Feng-shui, what's that? While advanced designing methods may ask you to balance the forces of nature, we've provided you with some valuable tips on achieving harmony in your restaurant space- without the complex checkboxes. 

First things first- how do you want your restaurant to feel? Are you located near the shore, going for a nautical or beach-shack vibe? Are you a pub, busiest at night when the hustle and bustle are heavy? Chances are, you imagine how a space feels over focusing on the large details that you think are important. At the same time, a small detail, like your lights being too bright, music too loud, or no music at all, can put a real damper on your space.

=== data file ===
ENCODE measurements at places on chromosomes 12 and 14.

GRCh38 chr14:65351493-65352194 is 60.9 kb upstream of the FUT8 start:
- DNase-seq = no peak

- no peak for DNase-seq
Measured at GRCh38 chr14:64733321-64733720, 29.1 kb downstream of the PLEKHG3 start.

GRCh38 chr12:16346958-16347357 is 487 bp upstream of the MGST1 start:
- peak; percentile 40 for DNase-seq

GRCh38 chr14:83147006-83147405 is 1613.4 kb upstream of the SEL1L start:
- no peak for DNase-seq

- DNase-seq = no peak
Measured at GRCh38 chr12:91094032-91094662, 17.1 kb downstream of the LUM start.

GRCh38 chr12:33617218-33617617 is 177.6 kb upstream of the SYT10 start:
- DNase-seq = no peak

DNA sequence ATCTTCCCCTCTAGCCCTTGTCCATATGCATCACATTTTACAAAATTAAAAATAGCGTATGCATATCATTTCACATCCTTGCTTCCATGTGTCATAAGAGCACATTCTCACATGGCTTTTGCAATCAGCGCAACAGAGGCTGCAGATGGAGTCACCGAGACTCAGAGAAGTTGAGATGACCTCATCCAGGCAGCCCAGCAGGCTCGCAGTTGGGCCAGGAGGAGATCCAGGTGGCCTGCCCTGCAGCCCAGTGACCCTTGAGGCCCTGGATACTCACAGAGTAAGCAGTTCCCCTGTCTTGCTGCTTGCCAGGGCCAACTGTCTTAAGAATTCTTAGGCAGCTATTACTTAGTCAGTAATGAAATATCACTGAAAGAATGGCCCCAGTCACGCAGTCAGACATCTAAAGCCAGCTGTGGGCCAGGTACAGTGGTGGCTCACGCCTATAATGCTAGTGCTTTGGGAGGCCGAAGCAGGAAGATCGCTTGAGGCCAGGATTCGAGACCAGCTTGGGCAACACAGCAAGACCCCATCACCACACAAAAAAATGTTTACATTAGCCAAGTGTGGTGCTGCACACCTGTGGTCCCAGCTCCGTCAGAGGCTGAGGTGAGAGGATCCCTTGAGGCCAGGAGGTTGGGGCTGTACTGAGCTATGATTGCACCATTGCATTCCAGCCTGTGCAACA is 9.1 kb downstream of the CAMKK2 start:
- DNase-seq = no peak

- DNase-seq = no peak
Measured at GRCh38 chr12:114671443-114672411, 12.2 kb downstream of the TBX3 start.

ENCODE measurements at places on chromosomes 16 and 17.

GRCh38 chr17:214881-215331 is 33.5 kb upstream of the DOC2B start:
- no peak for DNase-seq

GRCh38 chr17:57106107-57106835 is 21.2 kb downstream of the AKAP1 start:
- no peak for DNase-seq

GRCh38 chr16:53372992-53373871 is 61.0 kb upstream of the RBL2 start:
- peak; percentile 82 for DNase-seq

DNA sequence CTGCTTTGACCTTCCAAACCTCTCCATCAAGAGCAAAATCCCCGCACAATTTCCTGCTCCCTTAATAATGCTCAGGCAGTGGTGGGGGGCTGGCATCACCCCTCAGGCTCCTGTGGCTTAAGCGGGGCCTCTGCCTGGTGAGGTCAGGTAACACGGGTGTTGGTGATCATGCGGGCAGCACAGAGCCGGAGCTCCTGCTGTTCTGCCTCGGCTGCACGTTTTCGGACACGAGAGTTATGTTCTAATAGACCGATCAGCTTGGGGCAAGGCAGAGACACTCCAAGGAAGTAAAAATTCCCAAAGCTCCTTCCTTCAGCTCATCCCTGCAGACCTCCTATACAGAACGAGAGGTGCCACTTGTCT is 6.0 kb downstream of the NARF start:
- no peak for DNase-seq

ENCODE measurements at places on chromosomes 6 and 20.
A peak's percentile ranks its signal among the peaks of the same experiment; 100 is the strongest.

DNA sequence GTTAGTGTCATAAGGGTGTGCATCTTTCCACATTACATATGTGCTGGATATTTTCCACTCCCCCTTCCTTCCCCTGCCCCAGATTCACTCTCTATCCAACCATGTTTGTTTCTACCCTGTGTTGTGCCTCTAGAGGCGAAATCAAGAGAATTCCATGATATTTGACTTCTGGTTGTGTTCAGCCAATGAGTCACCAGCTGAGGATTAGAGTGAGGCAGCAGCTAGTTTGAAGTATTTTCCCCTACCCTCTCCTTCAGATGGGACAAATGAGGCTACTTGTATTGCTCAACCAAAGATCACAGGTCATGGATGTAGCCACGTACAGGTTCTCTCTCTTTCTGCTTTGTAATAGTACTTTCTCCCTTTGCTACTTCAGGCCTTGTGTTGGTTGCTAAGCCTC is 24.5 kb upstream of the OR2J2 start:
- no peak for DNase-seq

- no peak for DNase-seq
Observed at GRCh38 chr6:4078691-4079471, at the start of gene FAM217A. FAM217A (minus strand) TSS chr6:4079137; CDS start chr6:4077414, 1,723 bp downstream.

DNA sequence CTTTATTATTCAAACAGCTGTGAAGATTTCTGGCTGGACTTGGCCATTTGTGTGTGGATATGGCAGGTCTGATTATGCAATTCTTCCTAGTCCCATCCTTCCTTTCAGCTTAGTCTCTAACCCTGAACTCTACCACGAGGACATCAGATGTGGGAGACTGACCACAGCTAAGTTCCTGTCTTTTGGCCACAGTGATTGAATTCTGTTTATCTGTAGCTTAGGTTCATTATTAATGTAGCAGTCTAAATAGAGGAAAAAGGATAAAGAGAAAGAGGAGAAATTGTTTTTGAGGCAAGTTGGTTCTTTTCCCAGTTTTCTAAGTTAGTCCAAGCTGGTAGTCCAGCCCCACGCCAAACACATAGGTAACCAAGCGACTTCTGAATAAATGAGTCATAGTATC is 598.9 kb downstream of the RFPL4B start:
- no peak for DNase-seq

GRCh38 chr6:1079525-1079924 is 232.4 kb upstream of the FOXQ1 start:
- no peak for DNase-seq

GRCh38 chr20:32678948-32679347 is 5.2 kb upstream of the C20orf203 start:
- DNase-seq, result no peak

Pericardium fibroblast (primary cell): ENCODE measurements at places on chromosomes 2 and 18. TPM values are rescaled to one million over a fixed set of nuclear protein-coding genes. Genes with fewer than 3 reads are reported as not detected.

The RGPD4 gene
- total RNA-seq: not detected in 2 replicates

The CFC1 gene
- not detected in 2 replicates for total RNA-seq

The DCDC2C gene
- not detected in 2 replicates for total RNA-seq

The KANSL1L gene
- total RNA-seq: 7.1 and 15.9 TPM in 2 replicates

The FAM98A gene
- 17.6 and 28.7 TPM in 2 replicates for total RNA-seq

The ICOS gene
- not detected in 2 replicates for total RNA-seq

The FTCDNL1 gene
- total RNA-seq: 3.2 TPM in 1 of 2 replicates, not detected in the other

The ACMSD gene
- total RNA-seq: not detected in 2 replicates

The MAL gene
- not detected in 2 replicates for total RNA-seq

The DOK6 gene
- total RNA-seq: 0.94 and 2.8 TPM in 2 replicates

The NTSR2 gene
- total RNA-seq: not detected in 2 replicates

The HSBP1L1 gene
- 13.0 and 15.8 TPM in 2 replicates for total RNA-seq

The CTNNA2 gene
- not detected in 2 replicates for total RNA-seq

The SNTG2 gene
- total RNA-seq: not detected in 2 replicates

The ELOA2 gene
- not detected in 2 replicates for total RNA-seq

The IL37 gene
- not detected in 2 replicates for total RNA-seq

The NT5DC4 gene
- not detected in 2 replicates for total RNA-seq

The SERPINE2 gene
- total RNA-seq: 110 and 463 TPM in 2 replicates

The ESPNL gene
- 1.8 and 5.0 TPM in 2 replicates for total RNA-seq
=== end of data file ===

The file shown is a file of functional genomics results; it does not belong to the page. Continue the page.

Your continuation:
Diners' experiences should be all-encompassing to the senses, not just flavor. More is needed than just having outstanding food. You must also consider the visual and audible experiences, and the smells come secondhand to the food being prepared and served all around. Are the table lights too bright or dim? Are the tables so close together that diners can't distinguish their conversation from the neighbors'? You want your space to feel inviting, not abrasive, and sectioned so that it's understandable to those within it. Have clear paths for navigating the space and adequate room between chairs and tables. Your layout should indicate a clear path to being greeted and seated, and then provide plenty of room to leave your seats and go around the room to restrooms and exits. Lighting for your tables shouldn't be overpowering but should give suitable lighting for the mood and for navigating the room. During the day, you may have plenty of natural lighting, but at night you may need to turn on some fill lights to light the space, so people don't stumble and accidentally bump into things. Still, no one likes a spotlight on them while they're dining. Light the room, not the diners.